Announcing keynotes for NAVSA 2017: Elizabeth Carolyn Miller and Coll Thrush

Elizabeth Carolyn Miller

 Dr Elizabeth Miller

Dr Elizabeth Miller

Elizabeth Carolyn Miller is Professor of English at the University of California, Davis, whose latest monograph Slow Print (2013) won the North American Victorian Studies Association’s Best Book award.

Miller’s scholarly interests will make for a provocative and compelling keynote. Her research interests include nineteenth- and early-twentieth-century British literature and culture, gender studies, film and visuality, print culture, media studies, ecocriticism, and radical politics.

Her book Slow Print: Literary Radicalism and Late Victorian Print Culture appeared with Stanford University Press in 2013. Her first book, Framed: The New Woman Criminal in British Culture at the Fin de Siècle was published by University of Michigan Press in 2008.

Extraction Ecologies

Extraction Ecologies  (frontispiece image)

She is currently working on a book about ecology and capital in nineteenth-century British literature and culture, a topic that fits seamlessly with the conference theme for preserves.

Coll Thrush

Keynote: The Unhidden City: Indigenous Histories of London in the Long Nineteenth Century

For more than five hundred years, Indigenous women, men, and children have been travelling to London, willingly or otherwise, from territories that became the US, Canada, New Zealand, and Australia. They came as captives and emissaries, performers and poets, missionaries and military leaders, and their presence entangled the city in imperial and Indigenous histories at a global scale. Drawn from the new book Indigenous London: Native Travellers at the Heart of Empire, this keynote address follows Indigenous experiences in London from the early nineteenth century to the first years of the twentieth century, showing how both Indigenous travellers and Londoners refracted themselves and each other through urban encounters. From Hawaiian funerary practice to Maori oratory, from Ojibwe ritual to Mohawk authorship, from Aboriginal Australian athleticism to Lakota military prowess, Indigenous minds and bodies helped to shape, preserve, and articulate what it meant to be modern in the Empire’s capital.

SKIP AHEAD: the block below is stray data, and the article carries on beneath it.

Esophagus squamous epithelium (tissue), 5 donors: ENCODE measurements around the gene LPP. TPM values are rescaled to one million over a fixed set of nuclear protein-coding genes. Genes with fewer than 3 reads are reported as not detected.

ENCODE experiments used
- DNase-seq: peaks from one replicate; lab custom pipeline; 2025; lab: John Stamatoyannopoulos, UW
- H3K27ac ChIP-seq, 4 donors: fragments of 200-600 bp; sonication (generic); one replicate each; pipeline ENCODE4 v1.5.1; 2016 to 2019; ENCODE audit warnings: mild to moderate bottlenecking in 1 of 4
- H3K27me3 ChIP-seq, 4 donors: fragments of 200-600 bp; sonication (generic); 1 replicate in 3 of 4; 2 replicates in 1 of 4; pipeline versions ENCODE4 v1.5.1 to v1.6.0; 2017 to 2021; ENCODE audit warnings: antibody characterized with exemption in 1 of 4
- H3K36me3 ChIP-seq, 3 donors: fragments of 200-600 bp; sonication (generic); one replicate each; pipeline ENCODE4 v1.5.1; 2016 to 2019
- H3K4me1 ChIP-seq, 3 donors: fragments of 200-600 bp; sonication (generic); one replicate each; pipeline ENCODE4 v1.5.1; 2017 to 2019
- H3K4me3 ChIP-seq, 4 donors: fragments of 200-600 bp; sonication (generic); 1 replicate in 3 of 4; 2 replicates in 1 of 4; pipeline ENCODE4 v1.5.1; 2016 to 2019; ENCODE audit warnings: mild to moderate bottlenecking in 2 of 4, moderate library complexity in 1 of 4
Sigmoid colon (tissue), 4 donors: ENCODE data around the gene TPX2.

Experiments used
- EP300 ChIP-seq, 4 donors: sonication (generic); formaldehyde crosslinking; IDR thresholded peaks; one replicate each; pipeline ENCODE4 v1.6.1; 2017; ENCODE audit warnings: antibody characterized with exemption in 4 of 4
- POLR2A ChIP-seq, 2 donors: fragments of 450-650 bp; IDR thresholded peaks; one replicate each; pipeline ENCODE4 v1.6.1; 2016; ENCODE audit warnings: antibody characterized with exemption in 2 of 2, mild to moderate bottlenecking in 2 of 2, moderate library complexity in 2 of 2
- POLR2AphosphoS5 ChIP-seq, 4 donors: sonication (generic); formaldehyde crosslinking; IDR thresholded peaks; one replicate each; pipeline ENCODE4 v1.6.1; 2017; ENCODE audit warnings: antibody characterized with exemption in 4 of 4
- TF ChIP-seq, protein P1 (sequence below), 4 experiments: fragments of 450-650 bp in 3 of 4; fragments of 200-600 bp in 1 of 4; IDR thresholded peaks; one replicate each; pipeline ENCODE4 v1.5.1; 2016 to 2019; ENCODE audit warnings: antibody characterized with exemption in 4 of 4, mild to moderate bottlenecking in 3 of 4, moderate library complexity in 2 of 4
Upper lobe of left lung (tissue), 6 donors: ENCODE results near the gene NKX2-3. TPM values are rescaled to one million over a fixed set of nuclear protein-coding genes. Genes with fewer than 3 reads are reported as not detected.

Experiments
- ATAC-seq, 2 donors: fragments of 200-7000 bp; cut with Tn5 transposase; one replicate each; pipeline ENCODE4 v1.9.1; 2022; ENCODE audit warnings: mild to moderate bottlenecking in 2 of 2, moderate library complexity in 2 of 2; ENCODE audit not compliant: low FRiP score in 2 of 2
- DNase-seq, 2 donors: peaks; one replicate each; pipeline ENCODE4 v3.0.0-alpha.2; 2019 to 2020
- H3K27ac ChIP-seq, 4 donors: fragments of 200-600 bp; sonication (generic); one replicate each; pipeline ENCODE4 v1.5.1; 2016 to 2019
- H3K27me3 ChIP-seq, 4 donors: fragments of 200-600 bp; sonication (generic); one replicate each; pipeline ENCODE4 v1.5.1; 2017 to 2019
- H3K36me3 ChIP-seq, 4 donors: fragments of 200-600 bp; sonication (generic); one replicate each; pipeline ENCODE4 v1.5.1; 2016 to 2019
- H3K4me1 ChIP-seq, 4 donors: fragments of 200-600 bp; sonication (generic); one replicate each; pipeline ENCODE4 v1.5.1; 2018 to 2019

Dr Coll Thrush

Dr. Coll Thrush

A graduate of Fairhaven College at Western Washington University and the University of Washington, Coll Thrush is a professor of history at the University of British Columbia in Vancouver in un-ceded Coast Salish territories, and affiliate faculty at UBC’s Institute for Critical Indigenous Studies.

Coll is the author of Native Seattle: Histories from the Crossing-Over Place, which won the 2007 Washington State Book Award for History/Biography and was re-released as a tenth-anniversary second edition in early 2017. He is also co-editor with Colleen Boyd of Phantom Past, Indigenous Presence: Native Ghosts in North American History & Culture (2011). His article “City of the Changers: Indigenous People and the Transformation of Seattle’s Watersheds” was named Best Article of 2006 by the Urban History Association, and his article “Vancouver the Cannibal: Cuisine, Encounter, and the Dilemma of Difference on the Northwest Coast, 1774-1808” won the Robert F. Heizer prize for best article of 2011 from the American Society for Ethnohistory.


Indigenous London (cover)

Professor Thrush’s most recent book is Indigenous London, which examines that city’s history through the experiences of Indigenous travelers – willing or otherwise – from territories that became the US, Canada, Australia, and New Zealand. During the 2013-2014 academic year, he was a visiting fellow at the Institute for Historical Research of the University of London and the Eccles Centre Fellow in North American Studies at the British Library.

After the completion of Indigenous London, Coll will return to writing about the Northwest Coast of North America with a book project entitled SlaughterTown, a history-memoir examining trauma, memory, silence, and landscape in Coast Salish territories and his hometown of Auburn, Washington – formerly known as Slaughter.